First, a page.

A message pinned to @BBCSport
A message pinned to @BBCSport
Q You’ve committed to making BBC Sport’s accounts ‘kind and respectful places’. How in practice do you plan to do that?
We are taking very small steps for the first few weeks and not making any wild promises about eradicating hate speech from our accounts entirely…because we’re not sure we can! In practice, I have drawn up a very rudimentary traffic light system of green, amber and red actions so the producers can look at the comments, see which bracket they fall into and can take action accordingly. This includes replying to certain comments or reminding our audience of our stance, as well as having the power to block users who overtly break the rules. By hiding hateful comments and engaging with the most positive and astute replies, we hope that the so-called trolls will stop, or at least think before they type. 
Q As many EiM readers will know, getting buy-in to invest in moderation/community management can be difficult. How did you do it and what tips would you recommend?
When I took the initial idea to various parts of the BBC to be signed off, the reaction was positive towards its intentions but I’d often hear “this is very ambitious” or a simple “good luck”! But I never saw it as ambitious. Finding our voice and saying enough is enough was simply the right thing to do. I was extremely lucky to have unwavering support from the BBC’s marketing and creative departments who helped fund the video assets and graphics on launch day. And as I said before, what we’re doing isn’t radical on a practical level, we are simply upping our game on a day-to-day basis and will build from there. 
Q Some might say preventing hate on social media is a job for the platforms, not something the BBC should have to do. What would you say to that? 
I absolutely agree that the platforms should be doing more and should make this issue a priority. But I also have first-hand experience of how difficult it can be to police, and there are plenty of grey areas to contend with, so I have some sympathy. My big hope is that platforms have taken notice of what we’ve done with our project and realise things need to change - and that big accounts won’t be staying silent on the issue. 
Q Finally, what reaction have you seen since the announcement?
 Anecdotally, it’s been really positive - both internally and externally. But the hard work starts now! If any of your readers have any feedback, I’d love to hear from you via our moderation email: socialmoderation.sport@bbc.co.uk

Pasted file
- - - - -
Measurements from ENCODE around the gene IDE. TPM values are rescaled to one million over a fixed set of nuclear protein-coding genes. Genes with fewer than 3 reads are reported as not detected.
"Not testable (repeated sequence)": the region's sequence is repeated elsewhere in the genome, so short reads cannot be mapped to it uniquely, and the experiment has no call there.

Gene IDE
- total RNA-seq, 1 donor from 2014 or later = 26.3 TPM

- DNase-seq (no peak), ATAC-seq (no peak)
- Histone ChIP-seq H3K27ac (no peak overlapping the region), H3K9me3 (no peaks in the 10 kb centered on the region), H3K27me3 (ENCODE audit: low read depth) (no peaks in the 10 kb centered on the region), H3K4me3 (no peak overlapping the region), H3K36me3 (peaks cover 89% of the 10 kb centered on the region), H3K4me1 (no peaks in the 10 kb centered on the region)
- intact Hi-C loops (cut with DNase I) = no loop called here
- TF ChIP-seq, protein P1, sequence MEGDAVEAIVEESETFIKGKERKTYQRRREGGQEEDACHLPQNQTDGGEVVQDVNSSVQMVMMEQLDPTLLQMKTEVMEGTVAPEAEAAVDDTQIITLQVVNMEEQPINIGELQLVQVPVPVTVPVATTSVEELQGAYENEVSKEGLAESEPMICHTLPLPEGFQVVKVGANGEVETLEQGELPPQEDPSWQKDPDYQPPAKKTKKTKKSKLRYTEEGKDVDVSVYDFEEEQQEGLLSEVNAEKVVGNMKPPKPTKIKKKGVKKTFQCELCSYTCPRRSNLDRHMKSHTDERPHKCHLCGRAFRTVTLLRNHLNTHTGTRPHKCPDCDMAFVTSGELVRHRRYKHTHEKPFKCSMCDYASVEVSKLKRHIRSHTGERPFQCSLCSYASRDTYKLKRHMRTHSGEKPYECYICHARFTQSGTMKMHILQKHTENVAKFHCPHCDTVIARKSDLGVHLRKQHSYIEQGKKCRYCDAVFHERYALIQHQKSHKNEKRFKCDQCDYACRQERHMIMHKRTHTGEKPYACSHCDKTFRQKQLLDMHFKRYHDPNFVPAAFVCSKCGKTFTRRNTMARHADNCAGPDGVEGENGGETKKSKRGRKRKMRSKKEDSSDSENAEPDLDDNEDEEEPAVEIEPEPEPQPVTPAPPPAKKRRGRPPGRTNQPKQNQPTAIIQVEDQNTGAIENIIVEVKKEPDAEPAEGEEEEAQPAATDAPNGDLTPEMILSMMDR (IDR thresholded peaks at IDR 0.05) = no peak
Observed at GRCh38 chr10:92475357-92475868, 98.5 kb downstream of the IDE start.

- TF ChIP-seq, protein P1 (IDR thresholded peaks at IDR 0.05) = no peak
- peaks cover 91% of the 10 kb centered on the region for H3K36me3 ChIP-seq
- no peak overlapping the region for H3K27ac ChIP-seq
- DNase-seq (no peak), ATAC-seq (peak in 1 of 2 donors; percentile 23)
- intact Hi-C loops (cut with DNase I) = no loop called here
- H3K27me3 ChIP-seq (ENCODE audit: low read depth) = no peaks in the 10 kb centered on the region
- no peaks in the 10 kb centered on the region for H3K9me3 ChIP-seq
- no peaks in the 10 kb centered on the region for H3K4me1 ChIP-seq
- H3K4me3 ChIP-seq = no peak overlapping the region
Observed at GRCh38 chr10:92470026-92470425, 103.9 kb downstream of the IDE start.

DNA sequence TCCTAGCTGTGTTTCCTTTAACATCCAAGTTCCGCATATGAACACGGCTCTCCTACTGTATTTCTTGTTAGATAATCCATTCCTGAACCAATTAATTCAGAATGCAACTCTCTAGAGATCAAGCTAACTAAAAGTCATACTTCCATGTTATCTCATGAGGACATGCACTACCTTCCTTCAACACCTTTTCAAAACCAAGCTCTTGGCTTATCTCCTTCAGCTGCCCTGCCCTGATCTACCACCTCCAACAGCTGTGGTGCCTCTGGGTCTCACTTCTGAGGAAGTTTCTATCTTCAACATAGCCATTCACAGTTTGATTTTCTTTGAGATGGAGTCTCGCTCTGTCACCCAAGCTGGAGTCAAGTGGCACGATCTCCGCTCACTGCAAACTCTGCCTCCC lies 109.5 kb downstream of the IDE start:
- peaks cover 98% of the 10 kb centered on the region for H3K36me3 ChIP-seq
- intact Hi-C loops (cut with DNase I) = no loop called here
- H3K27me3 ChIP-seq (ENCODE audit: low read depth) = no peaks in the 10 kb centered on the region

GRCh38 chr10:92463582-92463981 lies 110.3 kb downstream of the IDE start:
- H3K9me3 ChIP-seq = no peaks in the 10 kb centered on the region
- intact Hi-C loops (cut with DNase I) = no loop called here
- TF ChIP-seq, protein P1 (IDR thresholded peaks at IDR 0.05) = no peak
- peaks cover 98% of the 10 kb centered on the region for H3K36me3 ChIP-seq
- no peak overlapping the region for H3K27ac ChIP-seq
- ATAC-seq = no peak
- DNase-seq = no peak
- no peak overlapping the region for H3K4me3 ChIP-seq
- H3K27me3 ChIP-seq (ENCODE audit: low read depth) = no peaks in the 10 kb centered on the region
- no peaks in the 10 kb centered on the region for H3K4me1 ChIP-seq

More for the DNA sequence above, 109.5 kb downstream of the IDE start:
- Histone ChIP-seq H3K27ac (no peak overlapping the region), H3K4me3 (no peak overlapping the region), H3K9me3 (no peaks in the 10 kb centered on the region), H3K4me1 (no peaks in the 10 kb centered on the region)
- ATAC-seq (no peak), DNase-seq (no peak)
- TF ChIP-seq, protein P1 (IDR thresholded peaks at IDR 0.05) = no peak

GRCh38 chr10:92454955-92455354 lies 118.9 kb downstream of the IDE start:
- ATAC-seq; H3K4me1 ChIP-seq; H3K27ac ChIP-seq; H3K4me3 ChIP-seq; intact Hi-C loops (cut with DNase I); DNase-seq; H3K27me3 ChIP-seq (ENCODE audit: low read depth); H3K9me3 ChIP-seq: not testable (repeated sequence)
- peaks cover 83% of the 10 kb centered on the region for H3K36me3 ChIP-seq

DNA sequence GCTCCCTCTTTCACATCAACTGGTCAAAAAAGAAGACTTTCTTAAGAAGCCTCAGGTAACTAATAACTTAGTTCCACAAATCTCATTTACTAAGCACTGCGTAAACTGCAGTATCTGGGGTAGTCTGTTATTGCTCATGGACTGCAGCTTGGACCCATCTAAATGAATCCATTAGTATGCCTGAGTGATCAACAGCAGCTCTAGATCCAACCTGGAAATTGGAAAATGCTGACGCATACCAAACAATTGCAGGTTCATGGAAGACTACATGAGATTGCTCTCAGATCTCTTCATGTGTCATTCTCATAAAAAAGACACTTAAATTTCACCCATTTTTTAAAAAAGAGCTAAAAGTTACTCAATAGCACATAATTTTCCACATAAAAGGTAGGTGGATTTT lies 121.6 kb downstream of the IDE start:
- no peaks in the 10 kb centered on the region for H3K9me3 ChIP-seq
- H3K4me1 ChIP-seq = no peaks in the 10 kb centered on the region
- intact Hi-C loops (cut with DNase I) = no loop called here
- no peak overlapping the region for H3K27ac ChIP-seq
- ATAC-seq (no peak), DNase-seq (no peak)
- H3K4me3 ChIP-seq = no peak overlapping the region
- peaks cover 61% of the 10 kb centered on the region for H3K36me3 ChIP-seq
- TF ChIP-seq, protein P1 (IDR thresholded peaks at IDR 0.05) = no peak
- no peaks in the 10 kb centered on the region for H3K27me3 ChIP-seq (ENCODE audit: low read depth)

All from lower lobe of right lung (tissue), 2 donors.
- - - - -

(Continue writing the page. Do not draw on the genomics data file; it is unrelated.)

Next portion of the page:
Thanks to Caroline for taking the time to answer my questions. You can read previous EiM Q&As here, here and here. Who else would you like me to do a Q&A with? Let me know.
📣 Not forgetting...
[Policy] Another story about Facebook’s public policy officials interfering in how conservative politicians are treated on its platform. This time, it’s in India (where, as I’ve written about, there is huge disagreement about the future of social media regulation). 
Facebook’s Hate-Speech Rules Collide With Indian Politics - WSJ
As in the US after Zuckerberg’s handwringing about Trump’s tweets, Facebook employees in India have written a letter imploring senior leadership for more consistency enforcing its community guidelines.
If you’re keen to read more, Jason Kint, CEO of Digital Content Next, has written a good thread on this while The Quint has a smart op-ed from research fellow Faiza Rahman which is worth a read too.
[Platforms] I mentioned in last week’s newsletter that we were starting to see the effect of COVID-19 on content moderation. Issie Lapowsky at Protocol has a good readout of exactly how.
How COVID-19 helped — and hurt — Facebook’s fight against bad content - Protocol
[Policy] Holocaust denial is still prevalent on Facebook, according to new research from a counter-extremist organisation and despite a recent ban on anti-Semitic conspiracy theories. Sigh.
Everything in Moderation is a weekly newsletter about content moderation on the web and the policies, people and platforms that make it happen. It is written by journalist Ben Whitelaw and supported by loyal subscribers like you.